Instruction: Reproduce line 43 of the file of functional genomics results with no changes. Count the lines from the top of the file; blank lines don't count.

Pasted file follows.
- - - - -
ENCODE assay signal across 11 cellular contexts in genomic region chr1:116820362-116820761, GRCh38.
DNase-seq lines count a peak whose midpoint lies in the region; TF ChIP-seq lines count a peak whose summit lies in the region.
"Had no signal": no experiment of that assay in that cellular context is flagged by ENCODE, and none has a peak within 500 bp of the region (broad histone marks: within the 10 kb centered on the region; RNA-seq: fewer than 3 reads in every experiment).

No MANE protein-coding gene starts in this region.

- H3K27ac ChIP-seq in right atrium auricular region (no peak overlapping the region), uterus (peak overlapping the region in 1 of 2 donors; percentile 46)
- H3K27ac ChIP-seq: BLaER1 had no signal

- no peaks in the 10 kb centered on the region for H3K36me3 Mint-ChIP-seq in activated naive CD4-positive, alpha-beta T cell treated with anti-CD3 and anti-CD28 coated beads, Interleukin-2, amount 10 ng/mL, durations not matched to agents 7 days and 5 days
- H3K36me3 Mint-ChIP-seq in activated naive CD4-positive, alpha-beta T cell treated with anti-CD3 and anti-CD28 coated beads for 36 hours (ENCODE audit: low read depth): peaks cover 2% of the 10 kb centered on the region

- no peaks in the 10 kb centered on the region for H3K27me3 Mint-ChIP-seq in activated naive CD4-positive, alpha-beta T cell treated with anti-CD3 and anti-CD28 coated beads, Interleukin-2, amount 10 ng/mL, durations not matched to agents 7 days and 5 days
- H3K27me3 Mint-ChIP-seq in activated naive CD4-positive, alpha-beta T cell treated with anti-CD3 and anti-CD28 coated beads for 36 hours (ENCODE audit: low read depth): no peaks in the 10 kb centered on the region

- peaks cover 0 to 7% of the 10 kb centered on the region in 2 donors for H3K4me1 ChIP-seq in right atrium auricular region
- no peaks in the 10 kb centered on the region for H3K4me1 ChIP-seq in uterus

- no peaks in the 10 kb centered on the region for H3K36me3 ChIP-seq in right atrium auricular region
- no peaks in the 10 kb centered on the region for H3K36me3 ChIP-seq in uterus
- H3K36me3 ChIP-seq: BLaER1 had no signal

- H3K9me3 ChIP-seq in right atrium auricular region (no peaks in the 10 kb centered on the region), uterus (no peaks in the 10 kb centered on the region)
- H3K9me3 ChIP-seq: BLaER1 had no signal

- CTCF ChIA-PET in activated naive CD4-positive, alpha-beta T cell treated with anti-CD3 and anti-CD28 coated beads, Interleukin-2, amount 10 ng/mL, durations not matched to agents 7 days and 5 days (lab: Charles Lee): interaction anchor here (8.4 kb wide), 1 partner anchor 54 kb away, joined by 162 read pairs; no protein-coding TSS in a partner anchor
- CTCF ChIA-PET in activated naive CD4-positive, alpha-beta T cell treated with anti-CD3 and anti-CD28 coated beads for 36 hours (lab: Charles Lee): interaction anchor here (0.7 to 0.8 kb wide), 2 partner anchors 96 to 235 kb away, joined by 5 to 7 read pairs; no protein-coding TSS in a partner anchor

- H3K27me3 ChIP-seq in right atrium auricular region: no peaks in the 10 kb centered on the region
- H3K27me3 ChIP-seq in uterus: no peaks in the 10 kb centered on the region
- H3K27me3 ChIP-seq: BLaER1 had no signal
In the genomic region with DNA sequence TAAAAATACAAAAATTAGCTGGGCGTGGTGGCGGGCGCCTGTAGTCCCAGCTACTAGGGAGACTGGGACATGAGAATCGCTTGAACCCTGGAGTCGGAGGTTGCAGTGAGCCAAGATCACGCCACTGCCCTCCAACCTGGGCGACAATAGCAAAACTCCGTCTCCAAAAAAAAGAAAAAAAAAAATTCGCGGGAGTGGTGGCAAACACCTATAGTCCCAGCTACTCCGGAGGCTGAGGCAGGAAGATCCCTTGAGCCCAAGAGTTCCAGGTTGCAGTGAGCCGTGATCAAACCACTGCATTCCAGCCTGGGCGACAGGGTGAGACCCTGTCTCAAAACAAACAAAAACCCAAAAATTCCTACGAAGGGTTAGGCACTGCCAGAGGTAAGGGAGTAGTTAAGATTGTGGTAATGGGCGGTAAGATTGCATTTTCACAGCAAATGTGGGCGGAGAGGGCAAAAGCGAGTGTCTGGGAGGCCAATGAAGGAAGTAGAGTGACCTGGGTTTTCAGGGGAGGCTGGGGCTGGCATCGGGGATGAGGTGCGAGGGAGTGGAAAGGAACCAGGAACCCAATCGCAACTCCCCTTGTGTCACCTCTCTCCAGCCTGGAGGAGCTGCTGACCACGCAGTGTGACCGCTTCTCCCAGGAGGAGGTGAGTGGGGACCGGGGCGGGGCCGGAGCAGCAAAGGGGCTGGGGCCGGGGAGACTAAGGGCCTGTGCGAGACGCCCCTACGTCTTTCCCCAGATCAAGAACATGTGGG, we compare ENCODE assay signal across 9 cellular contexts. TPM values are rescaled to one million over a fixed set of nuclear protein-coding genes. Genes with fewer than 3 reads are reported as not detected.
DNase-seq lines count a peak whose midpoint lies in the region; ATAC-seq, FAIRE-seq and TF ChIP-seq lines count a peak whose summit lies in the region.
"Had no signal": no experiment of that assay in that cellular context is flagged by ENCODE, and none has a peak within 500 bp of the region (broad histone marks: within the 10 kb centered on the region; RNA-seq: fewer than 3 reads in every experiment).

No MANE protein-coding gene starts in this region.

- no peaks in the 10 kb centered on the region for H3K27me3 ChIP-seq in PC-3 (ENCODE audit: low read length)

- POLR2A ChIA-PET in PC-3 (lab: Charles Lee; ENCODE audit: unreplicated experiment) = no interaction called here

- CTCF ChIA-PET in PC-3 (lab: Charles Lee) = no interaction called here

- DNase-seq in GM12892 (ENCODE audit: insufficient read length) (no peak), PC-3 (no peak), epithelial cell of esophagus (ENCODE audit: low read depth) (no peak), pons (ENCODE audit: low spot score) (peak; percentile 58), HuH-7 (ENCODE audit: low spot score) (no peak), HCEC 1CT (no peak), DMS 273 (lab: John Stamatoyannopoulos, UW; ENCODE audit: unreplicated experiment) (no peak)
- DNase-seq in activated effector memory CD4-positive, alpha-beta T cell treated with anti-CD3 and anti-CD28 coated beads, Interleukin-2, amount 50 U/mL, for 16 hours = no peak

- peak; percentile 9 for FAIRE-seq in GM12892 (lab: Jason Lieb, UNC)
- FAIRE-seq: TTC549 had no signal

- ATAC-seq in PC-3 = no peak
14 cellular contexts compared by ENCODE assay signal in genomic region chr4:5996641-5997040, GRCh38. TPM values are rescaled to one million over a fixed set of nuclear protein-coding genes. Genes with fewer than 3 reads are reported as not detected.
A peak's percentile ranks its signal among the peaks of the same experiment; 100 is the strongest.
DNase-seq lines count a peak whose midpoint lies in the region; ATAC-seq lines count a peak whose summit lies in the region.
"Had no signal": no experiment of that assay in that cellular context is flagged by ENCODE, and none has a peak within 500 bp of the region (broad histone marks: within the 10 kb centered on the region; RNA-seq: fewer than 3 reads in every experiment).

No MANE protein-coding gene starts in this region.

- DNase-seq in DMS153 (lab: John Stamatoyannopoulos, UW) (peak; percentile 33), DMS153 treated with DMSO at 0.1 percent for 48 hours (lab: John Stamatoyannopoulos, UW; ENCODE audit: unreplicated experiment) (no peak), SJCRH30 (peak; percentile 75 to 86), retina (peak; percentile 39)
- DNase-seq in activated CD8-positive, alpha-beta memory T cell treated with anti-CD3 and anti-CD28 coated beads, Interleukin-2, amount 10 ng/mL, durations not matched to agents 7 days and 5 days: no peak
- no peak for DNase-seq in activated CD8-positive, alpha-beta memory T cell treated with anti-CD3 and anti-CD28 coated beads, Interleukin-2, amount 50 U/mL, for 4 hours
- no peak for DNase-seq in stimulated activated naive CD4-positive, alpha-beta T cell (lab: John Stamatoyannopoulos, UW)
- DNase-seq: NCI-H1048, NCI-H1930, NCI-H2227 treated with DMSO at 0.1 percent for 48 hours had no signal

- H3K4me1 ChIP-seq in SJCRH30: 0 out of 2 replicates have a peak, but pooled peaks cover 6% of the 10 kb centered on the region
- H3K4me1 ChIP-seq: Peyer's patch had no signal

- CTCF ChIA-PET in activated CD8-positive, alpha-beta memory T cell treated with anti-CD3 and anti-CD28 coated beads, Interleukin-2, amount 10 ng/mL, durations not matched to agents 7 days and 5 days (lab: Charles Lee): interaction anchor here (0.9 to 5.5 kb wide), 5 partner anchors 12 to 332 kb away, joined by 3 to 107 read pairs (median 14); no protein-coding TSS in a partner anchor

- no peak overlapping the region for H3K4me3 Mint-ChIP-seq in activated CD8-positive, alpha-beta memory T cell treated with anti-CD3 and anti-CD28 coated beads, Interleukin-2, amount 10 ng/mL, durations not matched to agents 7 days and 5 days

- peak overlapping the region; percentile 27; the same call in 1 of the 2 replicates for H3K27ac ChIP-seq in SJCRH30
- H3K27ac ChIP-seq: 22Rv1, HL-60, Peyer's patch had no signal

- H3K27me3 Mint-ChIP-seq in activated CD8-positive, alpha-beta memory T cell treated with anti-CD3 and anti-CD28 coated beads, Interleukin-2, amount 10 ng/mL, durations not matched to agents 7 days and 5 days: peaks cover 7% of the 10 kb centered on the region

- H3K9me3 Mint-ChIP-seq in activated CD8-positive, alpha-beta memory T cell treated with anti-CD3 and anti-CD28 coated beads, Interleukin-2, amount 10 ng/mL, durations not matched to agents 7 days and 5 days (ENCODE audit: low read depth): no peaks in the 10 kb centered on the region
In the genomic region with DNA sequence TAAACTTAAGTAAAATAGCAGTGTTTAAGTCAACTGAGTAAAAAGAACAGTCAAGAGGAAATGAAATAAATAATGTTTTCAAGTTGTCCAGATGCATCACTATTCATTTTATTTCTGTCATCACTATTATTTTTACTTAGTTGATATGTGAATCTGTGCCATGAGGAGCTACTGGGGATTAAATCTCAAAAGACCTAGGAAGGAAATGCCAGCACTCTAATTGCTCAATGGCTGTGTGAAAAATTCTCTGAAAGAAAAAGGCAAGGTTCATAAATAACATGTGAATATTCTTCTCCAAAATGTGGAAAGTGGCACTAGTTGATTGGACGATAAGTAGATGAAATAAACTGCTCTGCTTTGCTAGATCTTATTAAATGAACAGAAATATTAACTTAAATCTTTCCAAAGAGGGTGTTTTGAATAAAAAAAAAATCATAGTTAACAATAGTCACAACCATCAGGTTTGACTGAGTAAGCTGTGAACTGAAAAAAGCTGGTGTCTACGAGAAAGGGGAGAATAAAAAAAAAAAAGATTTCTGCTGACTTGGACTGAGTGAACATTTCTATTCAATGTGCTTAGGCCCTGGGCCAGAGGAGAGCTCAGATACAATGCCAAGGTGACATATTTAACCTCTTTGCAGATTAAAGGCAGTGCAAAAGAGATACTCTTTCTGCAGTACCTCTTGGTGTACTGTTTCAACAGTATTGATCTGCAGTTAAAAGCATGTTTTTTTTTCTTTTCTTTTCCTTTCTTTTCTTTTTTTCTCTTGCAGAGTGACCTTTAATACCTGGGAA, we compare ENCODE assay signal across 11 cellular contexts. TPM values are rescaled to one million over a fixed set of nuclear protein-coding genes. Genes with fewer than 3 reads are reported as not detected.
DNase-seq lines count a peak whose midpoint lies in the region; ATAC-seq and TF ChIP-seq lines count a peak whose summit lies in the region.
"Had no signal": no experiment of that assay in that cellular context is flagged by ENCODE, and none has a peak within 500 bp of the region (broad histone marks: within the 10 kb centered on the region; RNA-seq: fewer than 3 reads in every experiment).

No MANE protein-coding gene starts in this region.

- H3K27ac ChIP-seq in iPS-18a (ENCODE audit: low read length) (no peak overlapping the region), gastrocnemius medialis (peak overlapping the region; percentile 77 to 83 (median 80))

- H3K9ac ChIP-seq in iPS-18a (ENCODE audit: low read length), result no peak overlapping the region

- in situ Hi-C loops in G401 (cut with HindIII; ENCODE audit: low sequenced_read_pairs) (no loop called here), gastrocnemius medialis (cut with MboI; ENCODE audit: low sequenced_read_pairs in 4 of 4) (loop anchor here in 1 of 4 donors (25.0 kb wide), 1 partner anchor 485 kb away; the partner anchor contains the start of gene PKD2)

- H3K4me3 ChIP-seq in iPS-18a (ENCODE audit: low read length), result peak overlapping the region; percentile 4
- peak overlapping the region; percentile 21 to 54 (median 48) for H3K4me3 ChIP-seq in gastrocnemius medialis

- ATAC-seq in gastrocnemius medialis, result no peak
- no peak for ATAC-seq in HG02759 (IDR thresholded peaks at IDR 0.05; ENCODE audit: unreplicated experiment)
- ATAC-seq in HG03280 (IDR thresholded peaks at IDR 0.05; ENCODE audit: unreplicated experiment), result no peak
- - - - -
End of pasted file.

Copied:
- no peak for DNase-seq in stimulated activated naive CD4-positive, alpha-beta T cell (lab: John Stamatoyannopoulos, UW)